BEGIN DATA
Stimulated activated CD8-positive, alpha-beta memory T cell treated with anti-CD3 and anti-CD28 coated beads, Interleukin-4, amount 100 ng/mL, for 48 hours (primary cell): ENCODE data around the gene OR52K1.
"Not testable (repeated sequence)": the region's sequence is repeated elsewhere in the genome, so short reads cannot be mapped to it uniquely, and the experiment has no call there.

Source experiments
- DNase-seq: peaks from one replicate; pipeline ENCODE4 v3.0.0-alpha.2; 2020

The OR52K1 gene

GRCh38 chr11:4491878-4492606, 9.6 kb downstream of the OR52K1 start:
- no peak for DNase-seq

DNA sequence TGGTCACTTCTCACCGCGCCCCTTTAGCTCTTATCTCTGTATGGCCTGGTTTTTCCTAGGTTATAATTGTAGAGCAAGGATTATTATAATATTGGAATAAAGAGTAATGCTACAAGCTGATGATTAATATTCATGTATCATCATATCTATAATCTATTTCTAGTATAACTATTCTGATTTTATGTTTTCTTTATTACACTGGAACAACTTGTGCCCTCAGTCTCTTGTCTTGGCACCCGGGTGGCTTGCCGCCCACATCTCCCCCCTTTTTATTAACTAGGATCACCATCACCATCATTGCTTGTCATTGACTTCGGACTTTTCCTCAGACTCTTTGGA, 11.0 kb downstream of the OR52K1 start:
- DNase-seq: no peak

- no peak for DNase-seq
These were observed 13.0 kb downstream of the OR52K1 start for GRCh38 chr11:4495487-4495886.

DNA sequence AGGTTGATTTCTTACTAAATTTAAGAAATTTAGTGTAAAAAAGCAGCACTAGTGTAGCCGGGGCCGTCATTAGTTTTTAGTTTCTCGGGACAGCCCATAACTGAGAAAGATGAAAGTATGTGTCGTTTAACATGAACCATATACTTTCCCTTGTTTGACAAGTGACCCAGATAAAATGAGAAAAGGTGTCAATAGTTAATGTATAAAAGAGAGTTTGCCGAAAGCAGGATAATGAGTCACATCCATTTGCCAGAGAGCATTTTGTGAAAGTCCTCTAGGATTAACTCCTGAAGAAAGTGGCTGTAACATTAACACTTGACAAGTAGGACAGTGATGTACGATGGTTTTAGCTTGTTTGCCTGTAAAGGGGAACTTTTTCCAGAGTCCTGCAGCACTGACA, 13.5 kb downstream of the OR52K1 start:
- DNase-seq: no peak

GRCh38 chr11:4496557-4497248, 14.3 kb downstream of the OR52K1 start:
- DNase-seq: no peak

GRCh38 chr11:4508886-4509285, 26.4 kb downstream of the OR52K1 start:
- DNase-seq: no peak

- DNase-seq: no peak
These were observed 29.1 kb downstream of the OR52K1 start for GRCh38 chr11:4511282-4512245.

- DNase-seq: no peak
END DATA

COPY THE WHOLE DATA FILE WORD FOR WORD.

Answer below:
Stimulated activated CD8-positive, alpha-beta memory T cell treated with anti-CD3 and anti-CD28 coated beads, Interleukin-4, amount 100 ng/mL, for 48 hours (primary cell): ENCODE data around the gene OR52K1.
"Not testable (repeated sequence)": the region's sequence is repeated elsewhere in the genome, so short reads cannot be mapped to it uniquely, and the experiment has no call there.

Source experiments
- DNase-seq: peaks from one replicate; pipeline ENCODE4 v3.0.0-alpha.2; 2020

The OR52K1 gene

GRCh38 chr11:4491878-4492606, 9.6 kb downstream of the OR52K1 start:
- no peak for DNase-seq

DNA sequence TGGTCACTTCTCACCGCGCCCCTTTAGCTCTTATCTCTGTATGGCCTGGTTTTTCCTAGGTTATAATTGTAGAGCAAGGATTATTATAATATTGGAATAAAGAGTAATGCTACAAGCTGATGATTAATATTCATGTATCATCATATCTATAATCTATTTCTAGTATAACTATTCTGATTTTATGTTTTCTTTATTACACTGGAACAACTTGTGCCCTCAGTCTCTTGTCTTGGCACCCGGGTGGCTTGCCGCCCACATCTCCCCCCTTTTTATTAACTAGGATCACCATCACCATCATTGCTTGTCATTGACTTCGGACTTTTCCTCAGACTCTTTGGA, 11.0 kb downstream of the OR52K1 start:
- DNase-seq: no peak

- no peak for DNase-seq
These were observed 13.0 kb downstream of the OR52K1 start for GRCh38 chr11:4495487-4495886.

DNA sequence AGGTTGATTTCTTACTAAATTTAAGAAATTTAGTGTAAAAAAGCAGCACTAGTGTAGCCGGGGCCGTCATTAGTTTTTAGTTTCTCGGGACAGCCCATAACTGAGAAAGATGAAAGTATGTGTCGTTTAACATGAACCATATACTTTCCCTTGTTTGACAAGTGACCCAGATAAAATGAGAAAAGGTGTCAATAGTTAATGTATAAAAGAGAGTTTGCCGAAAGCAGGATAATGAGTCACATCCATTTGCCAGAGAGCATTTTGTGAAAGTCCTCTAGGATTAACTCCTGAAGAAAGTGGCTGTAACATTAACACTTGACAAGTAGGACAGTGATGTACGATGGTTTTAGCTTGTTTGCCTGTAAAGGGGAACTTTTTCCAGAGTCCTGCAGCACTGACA, 13.5 kb downstream of the OR52K1 start:
- DNase-seq: no peak

GRCh38 chr11:4496557-4497248, 14.3 kb downstream of the OR52K1 start:
- DNase-seq: no peak

GRCh38 chr11:4508886-4509285, 26.4 kb downstream of the OR52K1 start:
- DNase-seq: no peak

- DNase-seq: no peak
These were observed 29.1 kb downstream of the OR52K1 start for GRCh38 chr11:4511282-4512245.

- DNase-seq: no peak